Researchers say kids likely to crave unhealthy fare if their mothers ate junk food while pregnant
Aug 15, 2007
Joseph Hall, Health reporter, Toronto Star, Section A
A little ice cream and the occasional pickle is one thing.
But mothers who eat large amounts of junk food during pregnancy and while breastfeeding may pass on lifelong cravings for such unhealthy fare to their children, a new British study out of London's Royal Veterinary College says.
"Women shouldn't justify indulging on junk foods because they're eating for two," says Stéphanie Bayol, a research scientist at the college and the lead study author. "There's more and more evidence this will have consequences for the development and the long-term health of the offspring."
The study, published yesterday in the British Journal of Nutrition, was funded by the Wellcome Trust, the United Kingdom's largest charity.
A Harvard University study released earlier this year showed that women who gain excessive weight while expecting were four times more likely to bear children who were overweight by age three than those who remained slimmer during gestation.
But it's also been suggested that these mothers raise fatter kids because they continue poor eating habits long after giving birth, and pass these on to their children.
The new study, however, suggests that mothers who eat junk food may actually rewire babies' brains, permanently tripping neurological "pleasure centres" that make them likely to choose fatty, sweet or salty foods throughout their lives.
Because their research used rats, Bayol says, it removed human social, cultural and psychological factors that could prompt youngsters to choose burgers, chips and doughnuts.
"What you're left with is a true physiological link between maternal junk food diet ... and the development of appetite and feeding behaviours in the offspring."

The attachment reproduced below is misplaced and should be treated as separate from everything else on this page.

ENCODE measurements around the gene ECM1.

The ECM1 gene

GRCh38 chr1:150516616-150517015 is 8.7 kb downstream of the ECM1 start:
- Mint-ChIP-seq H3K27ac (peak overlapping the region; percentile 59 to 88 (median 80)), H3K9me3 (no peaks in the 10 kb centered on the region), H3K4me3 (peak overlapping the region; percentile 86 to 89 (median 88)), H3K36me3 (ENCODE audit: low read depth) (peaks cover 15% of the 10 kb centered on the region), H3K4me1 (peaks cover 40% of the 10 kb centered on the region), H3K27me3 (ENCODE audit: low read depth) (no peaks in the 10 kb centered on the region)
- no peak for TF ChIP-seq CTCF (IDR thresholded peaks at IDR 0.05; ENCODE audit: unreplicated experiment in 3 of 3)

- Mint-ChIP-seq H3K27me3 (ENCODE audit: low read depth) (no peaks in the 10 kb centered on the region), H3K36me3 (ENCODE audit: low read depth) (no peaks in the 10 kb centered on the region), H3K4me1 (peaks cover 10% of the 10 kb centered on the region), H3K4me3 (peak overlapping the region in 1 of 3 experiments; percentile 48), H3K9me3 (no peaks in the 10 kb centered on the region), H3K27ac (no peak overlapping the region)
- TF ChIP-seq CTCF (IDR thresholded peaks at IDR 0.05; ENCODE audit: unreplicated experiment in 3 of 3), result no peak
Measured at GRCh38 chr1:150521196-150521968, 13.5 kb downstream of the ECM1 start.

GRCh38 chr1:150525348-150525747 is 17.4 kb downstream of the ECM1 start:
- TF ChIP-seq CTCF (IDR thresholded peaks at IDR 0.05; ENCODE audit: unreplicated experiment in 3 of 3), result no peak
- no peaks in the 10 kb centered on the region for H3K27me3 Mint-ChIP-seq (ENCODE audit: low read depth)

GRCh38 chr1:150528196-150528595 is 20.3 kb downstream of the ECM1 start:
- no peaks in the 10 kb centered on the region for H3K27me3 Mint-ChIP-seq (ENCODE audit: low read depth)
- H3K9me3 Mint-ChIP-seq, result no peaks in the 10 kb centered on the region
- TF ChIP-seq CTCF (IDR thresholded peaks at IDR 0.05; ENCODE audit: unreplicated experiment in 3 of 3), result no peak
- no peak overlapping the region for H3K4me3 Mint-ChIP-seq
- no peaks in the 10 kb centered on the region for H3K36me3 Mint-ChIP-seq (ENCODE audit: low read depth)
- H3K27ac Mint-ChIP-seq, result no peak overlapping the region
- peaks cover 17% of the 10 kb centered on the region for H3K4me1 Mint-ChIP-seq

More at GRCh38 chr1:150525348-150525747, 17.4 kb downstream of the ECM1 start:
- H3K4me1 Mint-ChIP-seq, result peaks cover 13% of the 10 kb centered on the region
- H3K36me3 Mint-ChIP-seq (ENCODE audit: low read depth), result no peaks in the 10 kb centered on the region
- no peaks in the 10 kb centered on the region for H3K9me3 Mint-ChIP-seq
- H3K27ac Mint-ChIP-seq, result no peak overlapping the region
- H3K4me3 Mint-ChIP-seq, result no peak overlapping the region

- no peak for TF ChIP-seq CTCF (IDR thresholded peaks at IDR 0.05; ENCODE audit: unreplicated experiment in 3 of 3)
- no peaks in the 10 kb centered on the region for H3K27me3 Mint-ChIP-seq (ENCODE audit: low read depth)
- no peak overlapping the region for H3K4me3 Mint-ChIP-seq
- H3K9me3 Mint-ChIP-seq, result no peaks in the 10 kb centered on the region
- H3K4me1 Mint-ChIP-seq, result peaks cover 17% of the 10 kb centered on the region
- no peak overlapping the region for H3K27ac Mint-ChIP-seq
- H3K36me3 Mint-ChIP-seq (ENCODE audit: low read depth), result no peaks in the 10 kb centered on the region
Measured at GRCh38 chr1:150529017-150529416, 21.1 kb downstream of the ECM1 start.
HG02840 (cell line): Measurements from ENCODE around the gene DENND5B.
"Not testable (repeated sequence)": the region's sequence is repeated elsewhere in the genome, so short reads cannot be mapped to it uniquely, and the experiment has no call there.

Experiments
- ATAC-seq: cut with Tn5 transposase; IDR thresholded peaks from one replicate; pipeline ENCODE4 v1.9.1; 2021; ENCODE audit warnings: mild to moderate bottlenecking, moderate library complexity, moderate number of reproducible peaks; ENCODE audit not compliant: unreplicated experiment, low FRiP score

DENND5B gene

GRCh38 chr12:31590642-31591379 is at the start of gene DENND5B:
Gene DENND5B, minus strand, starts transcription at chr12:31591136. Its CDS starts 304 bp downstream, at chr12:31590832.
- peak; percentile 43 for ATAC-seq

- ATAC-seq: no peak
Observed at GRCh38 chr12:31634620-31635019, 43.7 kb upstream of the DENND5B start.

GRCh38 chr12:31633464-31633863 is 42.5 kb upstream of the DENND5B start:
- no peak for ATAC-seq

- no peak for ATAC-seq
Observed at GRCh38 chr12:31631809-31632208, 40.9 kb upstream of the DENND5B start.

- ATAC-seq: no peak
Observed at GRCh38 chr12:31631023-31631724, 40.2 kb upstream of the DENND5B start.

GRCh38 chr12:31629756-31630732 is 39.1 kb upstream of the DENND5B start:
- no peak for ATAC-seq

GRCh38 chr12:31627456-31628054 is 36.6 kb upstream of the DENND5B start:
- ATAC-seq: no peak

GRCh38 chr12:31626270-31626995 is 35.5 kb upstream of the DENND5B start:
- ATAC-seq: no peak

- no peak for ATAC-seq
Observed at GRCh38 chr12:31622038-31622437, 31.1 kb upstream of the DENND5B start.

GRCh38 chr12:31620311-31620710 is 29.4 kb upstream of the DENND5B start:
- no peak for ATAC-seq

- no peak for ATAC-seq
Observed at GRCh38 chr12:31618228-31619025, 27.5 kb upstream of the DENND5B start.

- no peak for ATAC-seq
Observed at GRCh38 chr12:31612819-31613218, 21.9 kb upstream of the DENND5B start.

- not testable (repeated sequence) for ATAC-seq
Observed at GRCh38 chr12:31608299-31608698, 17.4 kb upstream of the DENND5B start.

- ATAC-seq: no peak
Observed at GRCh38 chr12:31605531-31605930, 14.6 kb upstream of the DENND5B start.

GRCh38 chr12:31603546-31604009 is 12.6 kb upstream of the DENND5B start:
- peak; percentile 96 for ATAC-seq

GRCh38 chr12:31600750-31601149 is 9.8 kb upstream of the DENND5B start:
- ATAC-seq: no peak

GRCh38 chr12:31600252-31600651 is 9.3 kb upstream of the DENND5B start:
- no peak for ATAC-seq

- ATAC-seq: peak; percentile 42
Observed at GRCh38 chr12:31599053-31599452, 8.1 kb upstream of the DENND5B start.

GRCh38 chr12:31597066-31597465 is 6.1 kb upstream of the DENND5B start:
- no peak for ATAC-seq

In the study, pregnant and lactating rats were fed either typical human junk food –such as doughnuts, muffins and potato chips – or healthy rodent pellets. Researchers found the rats borne of mothers fed a steady diet of junk food were 95 per cent more likely to overeat than the offspring of the healthier eaters.
The junk food offspring also ate an average 22 per cent more calories a day than their counterparts, both of whom were offered a choice of healthy and unhealthy foods.
The study did not actually look at the rodent brains to see what changes may have been occurring in the junk food babies. But Bayol says it's likely the reward centres in the fetal and infant rat brains were turned on by the fats, salts and sugars their mothers were ingesting.
Bayol says previous studies comparing other maternal dietary conditions, such as malnourishment, with fetal development have shown striking similarities between humans and animals. Thus, she believes there is a good chance her rodent findings also apply to people.
Rena Mendelson, a professor of nutrition at Toronto's Ryerson University, says it's been well established that spices and other food compounds find their way into amniotic fluid and breast milk, both of which babies ingest through their mouths. That's how many cultural and familial dietary preferences are set in the womb and during early infancy, Mendelson says.
"And so babies are predisposed to the tastes and the smells that are characteristic of the diets that are consumed by their mother."
It makes "perfect sense" therefore that a preference for fatty, salty and sugary foods could be established in the womb and at a mother's breast.